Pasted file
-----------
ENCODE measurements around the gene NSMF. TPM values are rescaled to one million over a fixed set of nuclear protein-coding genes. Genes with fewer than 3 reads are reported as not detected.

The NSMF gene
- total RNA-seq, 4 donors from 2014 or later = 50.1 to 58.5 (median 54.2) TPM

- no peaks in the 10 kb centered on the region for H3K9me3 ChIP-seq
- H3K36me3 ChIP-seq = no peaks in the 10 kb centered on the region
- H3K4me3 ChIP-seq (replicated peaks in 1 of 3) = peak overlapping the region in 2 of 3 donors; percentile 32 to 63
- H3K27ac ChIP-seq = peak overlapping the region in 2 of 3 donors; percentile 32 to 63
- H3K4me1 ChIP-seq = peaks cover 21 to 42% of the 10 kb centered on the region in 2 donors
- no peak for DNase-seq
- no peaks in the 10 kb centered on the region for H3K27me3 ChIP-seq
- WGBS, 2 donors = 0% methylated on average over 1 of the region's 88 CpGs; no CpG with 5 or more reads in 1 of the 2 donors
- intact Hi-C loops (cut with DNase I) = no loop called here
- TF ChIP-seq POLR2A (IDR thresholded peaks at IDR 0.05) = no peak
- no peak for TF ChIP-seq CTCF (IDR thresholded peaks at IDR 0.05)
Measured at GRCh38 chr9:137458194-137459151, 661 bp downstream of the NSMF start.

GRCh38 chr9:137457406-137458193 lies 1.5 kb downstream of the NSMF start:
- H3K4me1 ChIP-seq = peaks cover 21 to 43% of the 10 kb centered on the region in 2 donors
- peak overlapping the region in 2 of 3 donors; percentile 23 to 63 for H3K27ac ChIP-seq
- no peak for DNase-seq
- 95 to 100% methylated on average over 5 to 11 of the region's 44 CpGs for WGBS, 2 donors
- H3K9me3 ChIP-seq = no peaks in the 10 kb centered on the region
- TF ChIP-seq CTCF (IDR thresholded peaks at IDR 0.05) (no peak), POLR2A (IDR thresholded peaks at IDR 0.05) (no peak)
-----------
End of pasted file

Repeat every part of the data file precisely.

ENCODE measurements around the gene NSMF. TPM values are rescaled to one million over a fixed set of nuclear protein-coding genes. Genes with fewer than 3 reads are reported as not detected.

The NSMF gene
- total RNA-seq, 4 donors from 2014 or later = 50.1 to 58.5 (median 54.2) TPM

- no peaks in the 10 kb centered on the region for H3K9me3 ChIP-seq
- H3K36me3 ChIP-seq = no peaks in the 10 kb centered on the region
- H3K4me3 ChIP-seq (replicated peaks in 1 of 3) = peak overlapping the region in 2 of 3 donors; percentile 32 to 63
- H3K27ac ChIP-seq = peak overlapping the region in 2 of 3 donors; percentile 32 to 63
- H3K4me1 ChIP-seq = peaks cover 21 to 42% of the 10 kb centered on the region in 2 donors
- no peak for DNase-seq
- no peaks in the 10 kb centered on the region for H3K27me3 ChIP-seq
- WGBS, 2 donors = 0% methylated on average over 1 of the region's 88 CpGs; no CpG with 5 or more reads in 1 of the 2 donors
- intact Hi-C loops (cut with DNase I) = no loop called here
- TF ChIP-seq POLR2A (IDR thresholded peaks at IDR 0.05) = no peak
- no peak for TF ChIP-seq CTCF (IDR thresholded peaks at IDR 0.05)
Measured at GRCh38 chr9:137458194-137459151, 661 bp downstream of the NSMF start.

GRCh38 chr9:137457406-137458193 lies 1.5 kb downstream of the NSMF start:
- H3K4me1 ChIP-seq = peaks cover 21 to 43% of the 10 kb centered on the region in 2 donors
- peak overlapping the region in 2 of 3 donors; percentile 23 to 63 for H3K27ac ChIP-seq
- no peak for DNase-seq
- 95 to 100% methylated on average over 5 to 11 of the region's 44 CpGs for WGBS, 2 donors
- H3K9me3 ChIP-seq = no peaks in the 10 kb centered on the region
- TF ChIP-seq CTCF (IDR thresholded peaks at IDR 0.05) (no peak), POLR2A (IDR thresholded peaks at IDR 0.05) (no peak)